• Keep it simple – The seminarian is going to enjoy any gift you decide to send his way and will meet it with heartfelt gratitude. Sending an overly elaborate gift might increase the pressure on him and his discernment process and may also gain him the jealous eye of his brothers (in other words, DON’T SPOIL HIM). 
    •  If you’re sending goodies don’t send so many he can’t eat himself or not enough that he can’t share with his brothers. (Also, make sure he is not allergic to the food you plan to send him.)
    • Spiritual bouquets  make great, meaningful gifts, that cost nothing but the sacrifice of time spent in prayer.
  • Keep it practical:
    • If you’re sending “actual” gifts, make them useful: Gift cards (especially for gas stations) are great; if you want to buy books, ask him to create a “Wish List” on Amazon and have parishioners go and select specific ones for him.
    • Ask him if he has any particular hobbies or interests that you can support in some way – even through a donation in his name to his favorite charity
    • If you want to get him liturgical garb (such as an alb), often times it is best to let him tell you what style he likes best so that he will continue to like wearing it long after the gift has arrive
  • Try not to get him something he already has:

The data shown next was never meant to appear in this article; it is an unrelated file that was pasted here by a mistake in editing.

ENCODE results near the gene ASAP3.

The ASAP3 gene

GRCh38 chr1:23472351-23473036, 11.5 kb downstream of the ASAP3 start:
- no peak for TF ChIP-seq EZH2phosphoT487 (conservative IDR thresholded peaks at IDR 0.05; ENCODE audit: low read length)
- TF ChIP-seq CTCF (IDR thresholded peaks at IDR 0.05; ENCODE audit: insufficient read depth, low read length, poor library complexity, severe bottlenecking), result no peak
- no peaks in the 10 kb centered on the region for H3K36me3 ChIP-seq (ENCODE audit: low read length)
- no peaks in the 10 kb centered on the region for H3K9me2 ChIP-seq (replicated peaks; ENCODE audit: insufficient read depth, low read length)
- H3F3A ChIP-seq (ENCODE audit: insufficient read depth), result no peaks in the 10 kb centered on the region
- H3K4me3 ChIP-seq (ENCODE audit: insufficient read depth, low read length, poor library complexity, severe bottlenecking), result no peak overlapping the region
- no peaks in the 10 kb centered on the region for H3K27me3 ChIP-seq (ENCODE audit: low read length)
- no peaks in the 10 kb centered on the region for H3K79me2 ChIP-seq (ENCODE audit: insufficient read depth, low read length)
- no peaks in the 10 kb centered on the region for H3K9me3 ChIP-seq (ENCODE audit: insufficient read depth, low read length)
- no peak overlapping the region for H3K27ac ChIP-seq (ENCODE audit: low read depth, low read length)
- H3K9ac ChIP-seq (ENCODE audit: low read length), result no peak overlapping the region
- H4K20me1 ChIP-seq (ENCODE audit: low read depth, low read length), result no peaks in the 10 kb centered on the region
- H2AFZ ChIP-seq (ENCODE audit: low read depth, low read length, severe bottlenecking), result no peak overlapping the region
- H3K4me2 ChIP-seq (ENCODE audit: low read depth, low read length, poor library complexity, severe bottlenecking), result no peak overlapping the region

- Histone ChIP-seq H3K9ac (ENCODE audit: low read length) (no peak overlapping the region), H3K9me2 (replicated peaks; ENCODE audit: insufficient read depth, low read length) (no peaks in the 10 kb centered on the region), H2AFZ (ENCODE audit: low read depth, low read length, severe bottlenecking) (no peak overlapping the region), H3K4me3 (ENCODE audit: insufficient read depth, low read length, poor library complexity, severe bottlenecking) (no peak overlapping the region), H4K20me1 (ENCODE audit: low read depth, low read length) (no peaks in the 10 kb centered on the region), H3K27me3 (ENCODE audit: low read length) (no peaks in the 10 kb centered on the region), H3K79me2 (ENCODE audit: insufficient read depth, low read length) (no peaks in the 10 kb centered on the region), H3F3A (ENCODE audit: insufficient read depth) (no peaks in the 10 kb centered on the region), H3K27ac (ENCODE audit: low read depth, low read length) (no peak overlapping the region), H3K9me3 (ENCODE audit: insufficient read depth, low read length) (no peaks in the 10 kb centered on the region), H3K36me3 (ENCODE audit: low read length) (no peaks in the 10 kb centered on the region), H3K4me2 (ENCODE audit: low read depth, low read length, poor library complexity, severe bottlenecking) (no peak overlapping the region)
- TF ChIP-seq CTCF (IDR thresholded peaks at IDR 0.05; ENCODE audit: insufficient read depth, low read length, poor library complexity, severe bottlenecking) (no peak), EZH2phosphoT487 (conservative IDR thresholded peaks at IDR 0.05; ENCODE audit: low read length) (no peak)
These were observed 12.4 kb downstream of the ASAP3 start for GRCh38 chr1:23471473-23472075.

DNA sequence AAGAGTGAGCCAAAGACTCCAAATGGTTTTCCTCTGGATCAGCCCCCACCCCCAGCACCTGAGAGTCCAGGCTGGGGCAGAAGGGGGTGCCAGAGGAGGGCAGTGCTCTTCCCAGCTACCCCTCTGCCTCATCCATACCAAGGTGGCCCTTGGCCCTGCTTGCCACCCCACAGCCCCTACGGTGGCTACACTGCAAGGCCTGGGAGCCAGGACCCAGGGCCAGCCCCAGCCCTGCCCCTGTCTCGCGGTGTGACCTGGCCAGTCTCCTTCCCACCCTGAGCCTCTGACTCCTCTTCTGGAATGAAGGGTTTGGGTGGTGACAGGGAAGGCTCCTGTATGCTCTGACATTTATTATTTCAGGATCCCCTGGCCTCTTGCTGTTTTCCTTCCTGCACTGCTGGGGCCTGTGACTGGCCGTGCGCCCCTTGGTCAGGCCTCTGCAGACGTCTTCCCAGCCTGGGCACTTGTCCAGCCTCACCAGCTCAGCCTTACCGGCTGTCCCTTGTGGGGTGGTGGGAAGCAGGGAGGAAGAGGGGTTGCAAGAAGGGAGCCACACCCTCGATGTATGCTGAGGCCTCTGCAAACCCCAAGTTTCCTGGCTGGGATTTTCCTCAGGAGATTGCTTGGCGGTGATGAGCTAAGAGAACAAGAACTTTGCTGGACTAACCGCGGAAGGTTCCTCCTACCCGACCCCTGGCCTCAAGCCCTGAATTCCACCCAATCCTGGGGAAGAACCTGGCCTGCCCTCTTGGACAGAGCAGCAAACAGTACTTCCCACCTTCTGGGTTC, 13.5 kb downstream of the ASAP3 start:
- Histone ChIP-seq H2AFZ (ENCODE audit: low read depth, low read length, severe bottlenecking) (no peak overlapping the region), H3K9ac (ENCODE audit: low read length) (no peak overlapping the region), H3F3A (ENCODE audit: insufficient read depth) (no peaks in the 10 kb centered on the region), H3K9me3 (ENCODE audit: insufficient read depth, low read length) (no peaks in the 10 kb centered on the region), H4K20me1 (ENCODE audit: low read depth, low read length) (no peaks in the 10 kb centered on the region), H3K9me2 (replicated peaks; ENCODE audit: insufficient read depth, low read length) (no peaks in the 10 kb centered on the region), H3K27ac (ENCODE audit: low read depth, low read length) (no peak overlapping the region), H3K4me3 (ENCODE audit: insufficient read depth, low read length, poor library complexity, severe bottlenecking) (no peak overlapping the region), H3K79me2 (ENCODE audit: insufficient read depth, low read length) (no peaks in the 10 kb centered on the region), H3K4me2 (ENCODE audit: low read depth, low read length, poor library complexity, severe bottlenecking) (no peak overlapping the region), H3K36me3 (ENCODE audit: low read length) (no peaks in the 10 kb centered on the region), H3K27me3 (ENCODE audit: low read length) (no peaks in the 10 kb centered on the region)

• No matter what you plan to get him, there is no harm in asking him if he already has it. (E.g. many seminarians begin there studies with just the “shorter Christian prayer” version of the Liturgy of the Hours, but others will get the full 4 volume set by the end of their first year. Both groups may want what the other has for various reasons.)
    • Keep in mind that seminarians are often living in dorm rooms with little room to store duplicate things.
  • Don’t ordain him a priest just yet:
    • In all your dealings with him, continue to emphasize that you are praying for him and his discernment process and that you are there to support him in his formation, but a seminarian doesn’t need specifically priestly items until the very last moment. In fact, it is a good idea for the representatives of the parish to be present at the seminarian’s ordination and prepare a gift for him on behalf of the parish (this is when the priestly garb would come in).

In the end, the adoption is not about getting the seminarian really cool stuff, but about showing him, with regular contact, that he means something to this local Church and that people are truly praying for him and are here to support him in his journey of discernment.

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Posted in Culture of Vocations, resources, Seminary | 1 Comment »
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One Response to Adopt a Seminarian!

  1. KerryNo Gravatar says:

    Hi, I just want to inform you, there are free saints’ books available here:

    Saints’ Books
    http://www.saintsbooks.net/

    Free Catholic Books
    http://catholic-books.blogspot.com/

    Saints’ Quotes
    http://www.saintsquotes.net/

    Books written by St Alphonsus Liguori, St Faustina, St John of the Cross, Sacred Music from the Vatican, and others.

    They are in the public domain, so feel free to share them, or even publish them for the good of souls.
    Merry Christmas!